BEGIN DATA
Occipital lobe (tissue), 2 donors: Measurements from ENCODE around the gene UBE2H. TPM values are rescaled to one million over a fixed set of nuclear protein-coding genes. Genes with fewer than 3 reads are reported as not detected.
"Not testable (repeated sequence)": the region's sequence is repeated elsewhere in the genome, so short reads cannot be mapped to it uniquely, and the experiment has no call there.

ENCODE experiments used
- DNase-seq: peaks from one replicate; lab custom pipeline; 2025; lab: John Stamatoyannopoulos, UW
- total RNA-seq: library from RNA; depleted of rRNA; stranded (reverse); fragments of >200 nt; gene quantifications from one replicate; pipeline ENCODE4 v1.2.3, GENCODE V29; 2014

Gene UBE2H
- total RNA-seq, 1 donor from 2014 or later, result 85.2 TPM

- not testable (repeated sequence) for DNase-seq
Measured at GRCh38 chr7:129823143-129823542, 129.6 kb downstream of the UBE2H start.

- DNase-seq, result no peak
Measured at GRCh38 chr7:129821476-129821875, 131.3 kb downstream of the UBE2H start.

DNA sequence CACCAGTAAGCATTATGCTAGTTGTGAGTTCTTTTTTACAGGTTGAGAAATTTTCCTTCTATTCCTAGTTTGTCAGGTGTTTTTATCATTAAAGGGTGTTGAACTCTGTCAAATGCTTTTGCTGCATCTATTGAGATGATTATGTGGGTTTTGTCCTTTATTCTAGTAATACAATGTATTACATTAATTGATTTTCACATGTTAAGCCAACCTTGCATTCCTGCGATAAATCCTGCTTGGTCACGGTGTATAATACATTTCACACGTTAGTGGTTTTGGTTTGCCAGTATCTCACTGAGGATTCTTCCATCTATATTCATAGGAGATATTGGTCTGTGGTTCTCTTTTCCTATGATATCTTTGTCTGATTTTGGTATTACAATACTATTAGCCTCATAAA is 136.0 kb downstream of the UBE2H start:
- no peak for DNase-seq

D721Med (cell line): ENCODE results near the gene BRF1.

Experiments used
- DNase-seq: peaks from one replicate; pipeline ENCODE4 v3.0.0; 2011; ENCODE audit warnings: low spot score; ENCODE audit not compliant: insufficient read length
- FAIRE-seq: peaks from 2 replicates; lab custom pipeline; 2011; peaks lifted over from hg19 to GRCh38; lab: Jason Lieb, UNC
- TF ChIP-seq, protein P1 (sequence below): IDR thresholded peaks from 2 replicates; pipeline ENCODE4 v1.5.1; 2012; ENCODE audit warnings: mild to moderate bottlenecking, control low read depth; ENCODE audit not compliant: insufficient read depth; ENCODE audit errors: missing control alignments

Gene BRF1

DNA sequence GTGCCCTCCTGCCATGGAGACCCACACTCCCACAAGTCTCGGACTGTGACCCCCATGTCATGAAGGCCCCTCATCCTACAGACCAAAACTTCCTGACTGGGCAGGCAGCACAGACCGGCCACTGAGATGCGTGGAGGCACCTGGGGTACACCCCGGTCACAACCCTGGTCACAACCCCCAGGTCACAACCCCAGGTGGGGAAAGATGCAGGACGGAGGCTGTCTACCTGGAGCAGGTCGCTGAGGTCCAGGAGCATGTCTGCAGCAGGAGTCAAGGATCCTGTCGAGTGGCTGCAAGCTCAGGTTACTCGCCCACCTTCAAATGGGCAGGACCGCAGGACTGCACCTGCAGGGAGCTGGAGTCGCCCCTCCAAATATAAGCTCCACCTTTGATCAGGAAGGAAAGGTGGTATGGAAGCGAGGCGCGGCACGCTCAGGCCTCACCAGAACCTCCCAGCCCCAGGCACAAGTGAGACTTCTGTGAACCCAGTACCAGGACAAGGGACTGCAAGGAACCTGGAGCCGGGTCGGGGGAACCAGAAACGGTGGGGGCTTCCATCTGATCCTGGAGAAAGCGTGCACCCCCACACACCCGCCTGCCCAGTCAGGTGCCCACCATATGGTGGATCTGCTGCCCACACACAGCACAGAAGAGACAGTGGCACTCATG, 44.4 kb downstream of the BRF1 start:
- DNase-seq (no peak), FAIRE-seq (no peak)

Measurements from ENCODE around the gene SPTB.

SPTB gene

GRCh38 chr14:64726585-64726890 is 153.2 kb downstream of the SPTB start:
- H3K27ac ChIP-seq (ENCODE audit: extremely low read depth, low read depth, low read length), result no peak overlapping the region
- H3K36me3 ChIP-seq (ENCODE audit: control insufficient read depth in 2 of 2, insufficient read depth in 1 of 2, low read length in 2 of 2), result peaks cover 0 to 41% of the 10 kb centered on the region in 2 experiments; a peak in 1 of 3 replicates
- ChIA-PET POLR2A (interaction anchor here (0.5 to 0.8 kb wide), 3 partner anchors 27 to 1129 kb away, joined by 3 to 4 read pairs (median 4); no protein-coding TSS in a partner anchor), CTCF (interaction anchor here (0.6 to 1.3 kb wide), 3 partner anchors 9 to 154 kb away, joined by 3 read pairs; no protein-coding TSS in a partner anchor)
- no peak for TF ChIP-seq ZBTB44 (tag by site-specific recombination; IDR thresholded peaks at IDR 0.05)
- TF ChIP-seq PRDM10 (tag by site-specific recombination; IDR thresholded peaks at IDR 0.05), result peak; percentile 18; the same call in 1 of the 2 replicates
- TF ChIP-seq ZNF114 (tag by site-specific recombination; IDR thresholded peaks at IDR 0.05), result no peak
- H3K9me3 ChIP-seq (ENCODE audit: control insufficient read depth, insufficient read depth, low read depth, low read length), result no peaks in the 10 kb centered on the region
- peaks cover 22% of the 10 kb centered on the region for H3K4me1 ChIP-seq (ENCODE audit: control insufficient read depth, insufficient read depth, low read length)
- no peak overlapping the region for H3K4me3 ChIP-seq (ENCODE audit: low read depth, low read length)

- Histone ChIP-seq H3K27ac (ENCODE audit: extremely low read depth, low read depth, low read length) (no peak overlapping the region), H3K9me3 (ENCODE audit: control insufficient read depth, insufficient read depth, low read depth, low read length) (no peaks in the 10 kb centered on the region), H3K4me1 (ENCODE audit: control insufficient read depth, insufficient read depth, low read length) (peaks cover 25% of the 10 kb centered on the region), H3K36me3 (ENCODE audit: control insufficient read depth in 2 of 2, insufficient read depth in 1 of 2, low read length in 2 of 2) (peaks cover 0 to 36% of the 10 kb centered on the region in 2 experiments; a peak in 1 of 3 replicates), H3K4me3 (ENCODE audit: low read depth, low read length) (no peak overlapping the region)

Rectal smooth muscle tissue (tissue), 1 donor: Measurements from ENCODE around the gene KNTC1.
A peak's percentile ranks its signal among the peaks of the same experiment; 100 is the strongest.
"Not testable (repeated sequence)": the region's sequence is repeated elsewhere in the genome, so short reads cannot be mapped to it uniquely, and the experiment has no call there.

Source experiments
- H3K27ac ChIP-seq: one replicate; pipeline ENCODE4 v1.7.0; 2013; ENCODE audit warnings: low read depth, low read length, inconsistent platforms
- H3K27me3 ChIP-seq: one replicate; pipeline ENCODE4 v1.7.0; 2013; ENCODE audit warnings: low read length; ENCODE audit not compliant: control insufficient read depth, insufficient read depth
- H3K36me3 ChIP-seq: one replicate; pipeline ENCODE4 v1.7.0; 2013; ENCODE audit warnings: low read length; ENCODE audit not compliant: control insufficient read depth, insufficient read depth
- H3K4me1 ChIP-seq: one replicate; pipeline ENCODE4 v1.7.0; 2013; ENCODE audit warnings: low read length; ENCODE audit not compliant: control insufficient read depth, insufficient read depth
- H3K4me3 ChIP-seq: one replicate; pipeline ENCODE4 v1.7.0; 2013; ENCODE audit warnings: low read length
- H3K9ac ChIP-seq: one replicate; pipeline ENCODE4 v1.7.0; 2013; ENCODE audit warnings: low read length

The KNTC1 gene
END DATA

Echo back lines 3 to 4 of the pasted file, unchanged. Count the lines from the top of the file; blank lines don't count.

ENCODE experiments used
- DNase-seq: peaks from one replicate; lab custom pipeline; 2025; lab: John Stamatoyannopoulos, UW